(((This whole section is draft)))

Parsing ID3 Tags From MP3 files

This is a sample of code that was originally developed to parse ID3 tags from the MP3's in my music collection to be indexed by my desktop search engine (using Lucene).

The ID3 tag is actually very easy to parse. It is fixed length and, if exists, occurs at the end of the file. There is more information about ID3 tags at the ID3 Website.

I am only covering the first version of the tag here because it has the greatest support. The fields available (in the order they exist in the file) in the ID3 tag follow:

FieldSize (bytes)
Header3 (always equal to 'TAG')
Title30
Artist30
Album30
Year4
Comment30
Genre1

Parsing the ID3 Tag Data

Parsing out the fixed size data becomes very simple. The following code shows how to parse the ID3 data into a Tag value object.


private Tag populateTag(ByteBuffer bBuf) {
        byte[] tag = new byte[3];
        byte[] tagTitle = new byte[30];
        byte[] tagArtist = new byte[30];
        byte[] tagAlbum = new byte[30];
        byte[] tagYear = new byte[4];
        byte[] tagComment = new byte[30];
        byte[] tagGenre = new byte[1];
        bBuf.get(tag).get(tagTitle).get(tagArtist).get(tagAlbum)
                        .get(tagYear).get(tagComment).get(tagGenre);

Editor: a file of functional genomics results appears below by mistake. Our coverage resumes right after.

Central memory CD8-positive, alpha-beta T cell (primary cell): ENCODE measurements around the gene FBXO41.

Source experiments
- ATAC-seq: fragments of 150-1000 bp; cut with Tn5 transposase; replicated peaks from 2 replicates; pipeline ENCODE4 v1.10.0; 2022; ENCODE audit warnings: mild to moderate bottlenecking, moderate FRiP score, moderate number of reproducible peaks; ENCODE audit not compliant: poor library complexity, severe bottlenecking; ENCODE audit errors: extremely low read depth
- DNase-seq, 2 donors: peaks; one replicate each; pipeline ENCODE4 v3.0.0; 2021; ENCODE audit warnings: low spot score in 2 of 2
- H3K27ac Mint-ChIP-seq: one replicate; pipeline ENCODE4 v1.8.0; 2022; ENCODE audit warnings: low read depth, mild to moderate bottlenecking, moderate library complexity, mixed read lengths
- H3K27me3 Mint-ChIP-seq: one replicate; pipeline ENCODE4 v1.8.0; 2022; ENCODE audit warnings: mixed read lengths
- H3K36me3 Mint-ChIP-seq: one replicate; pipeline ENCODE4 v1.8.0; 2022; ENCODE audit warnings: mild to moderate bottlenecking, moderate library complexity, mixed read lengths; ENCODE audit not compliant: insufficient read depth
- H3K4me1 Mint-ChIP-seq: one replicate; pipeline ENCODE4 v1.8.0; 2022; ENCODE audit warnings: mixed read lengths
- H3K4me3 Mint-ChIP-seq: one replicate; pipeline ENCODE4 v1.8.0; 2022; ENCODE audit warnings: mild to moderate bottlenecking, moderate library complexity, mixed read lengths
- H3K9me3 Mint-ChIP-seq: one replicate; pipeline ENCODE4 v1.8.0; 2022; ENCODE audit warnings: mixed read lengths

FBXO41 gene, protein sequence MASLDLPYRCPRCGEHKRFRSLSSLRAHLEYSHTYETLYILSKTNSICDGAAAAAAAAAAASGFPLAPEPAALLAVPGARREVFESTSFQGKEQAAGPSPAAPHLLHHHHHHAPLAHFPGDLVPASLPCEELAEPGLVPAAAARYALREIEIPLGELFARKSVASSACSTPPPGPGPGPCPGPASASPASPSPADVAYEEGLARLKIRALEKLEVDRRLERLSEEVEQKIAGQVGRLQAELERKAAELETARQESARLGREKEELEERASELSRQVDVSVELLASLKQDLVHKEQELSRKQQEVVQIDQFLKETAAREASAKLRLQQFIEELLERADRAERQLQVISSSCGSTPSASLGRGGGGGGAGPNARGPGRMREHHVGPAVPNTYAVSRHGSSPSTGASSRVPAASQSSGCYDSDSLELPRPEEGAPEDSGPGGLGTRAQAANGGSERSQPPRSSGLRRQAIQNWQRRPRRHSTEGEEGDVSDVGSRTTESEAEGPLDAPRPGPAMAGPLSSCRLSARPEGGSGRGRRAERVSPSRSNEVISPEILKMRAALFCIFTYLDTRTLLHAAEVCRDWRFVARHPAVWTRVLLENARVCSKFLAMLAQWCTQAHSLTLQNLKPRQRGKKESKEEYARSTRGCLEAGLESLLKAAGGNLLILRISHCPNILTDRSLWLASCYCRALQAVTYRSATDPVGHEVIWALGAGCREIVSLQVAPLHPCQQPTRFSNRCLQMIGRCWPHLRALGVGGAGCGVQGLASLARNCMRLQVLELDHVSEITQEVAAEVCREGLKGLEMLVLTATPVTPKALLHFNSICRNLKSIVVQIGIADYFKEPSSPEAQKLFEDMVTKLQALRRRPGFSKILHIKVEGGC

if(!"TAG".equals(new String(tag))){
                throw new IllegalArgumentException(
                        "ByteBuffer does not contain ID3 tag data"
                );
        }
        Tag tagOut = new Tag();
        tagOut.setTitle(new String(tagTitle).trim());
        tagOut.setArtist(new String(tagArtist).trim());
        tagOut.setAlbum(new String(tagAlbum).trim());
        tagOut.setYear(new String(tagYear).trim());
        tagOut.setComment(new String(tagComment).trim());
        tagOut.setGenre(tagGenre[0]);
        return tagOut;
}

There should be more checks on the data being parsed. The example is kept short for readability.

The Tag object is just a simple bean style value object (getters and setters left out for brevity).


public class Tag {
        private String title;
        private String artist;
        private String album;
        private String year;
        private String comment;
        private byte genre;
        ...
        // getters / setters

The fields for the tag should be pretty clear. The only issue could be converting the byte for genre into a usable value. The documentation (though version two) has a list of genres and their corresponding numerical values. Ideally, developers could use these to create localized display of the genre.

Locating the ID3 Tag

So, the difficult part is actually finding the tag. There are many methods to do this. They basically involve either searching for the tag header value or by jumping to the end of the MP3 and reading the last 128 bytes. The ones I will cover are:

I've listed these in order of preference. The first two are very dependent upon using files, which leaves them in a non-preferred state for me (very leaky abstractions). Reading until the Header is found could also be useful when getting MP3's streams (like web radio) though, it could give some errors if the combination of bytes happened to arrive in the music data. The last is good for treating MP3's as entities, like a file without depending on a file.